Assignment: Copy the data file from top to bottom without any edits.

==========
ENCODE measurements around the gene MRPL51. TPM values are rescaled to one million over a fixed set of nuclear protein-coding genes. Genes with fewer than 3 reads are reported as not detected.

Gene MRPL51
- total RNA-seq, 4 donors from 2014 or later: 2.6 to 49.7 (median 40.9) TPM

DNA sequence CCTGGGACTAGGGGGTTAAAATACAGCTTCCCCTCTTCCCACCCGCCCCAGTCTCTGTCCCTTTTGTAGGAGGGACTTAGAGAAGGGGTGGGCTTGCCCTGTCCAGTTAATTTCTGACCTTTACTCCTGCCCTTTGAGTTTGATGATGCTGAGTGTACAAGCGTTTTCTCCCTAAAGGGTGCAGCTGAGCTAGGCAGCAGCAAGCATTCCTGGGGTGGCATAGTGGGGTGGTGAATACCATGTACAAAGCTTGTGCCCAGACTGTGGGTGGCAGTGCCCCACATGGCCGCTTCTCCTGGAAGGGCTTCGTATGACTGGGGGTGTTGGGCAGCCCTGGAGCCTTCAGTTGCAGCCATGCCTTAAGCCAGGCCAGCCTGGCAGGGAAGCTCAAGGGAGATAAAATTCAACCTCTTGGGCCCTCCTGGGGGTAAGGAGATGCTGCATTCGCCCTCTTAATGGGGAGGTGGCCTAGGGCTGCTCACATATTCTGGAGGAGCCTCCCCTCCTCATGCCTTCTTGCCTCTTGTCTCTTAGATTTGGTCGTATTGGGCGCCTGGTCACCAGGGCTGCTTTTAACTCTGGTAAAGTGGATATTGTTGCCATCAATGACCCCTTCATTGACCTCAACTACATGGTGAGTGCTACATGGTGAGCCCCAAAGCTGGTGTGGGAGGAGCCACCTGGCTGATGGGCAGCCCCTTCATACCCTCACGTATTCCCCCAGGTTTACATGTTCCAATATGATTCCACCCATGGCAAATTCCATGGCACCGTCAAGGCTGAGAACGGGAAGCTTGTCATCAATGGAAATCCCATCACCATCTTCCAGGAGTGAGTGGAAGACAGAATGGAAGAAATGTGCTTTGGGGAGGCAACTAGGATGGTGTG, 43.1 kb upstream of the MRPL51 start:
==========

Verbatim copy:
ENCODE measurements around the gene MRPL51. TPM values are rescaled to one million over a fixed set of nuclear protein-coding genes. Genes with fewer than 3 reads are reported as not detected.

Gene MRPL51
- total RNA-seq, 4 donors from 2014 or later: 2.6 to 49.7 (median 40.9) TPM

DNA sequence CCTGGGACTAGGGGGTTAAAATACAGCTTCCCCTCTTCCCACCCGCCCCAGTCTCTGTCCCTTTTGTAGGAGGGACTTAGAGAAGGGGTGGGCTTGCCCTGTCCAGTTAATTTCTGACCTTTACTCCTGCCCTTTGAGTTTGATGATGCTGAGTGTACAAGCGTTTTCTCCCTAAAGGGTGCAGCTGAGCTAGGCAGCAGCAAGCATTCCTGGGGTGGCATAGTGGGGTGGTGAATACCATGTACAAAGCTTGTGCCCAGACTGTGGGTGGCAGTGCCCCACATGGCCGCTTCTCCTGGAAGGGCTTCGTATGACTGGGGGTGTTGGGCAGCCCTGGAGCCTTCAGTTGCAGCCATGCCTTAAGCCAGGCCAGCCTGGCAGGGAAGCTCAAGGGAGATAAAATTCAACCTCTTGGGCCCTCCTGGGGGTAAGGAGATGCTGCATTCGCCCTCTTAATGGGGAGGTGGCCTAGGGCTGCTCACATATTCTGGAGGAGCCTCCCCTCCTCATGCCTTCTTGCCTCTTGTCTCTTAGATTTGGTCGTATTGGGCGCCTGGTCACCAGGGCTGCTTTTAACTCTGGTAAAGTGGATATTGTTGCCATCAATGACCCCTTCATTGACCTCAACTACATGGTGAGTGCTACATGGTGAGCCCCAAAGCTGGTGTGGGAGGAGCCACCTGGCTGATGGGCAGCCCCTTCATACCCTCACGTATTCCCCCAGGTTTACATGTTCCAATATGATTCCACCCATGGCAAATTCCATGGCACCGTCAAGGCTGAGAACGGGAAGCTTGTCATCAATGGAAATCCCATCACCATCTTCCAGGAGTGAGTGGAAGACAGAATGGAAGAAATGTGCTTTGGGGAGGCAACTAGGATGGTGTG, 43.1 kb upstream of the MRPL51 start: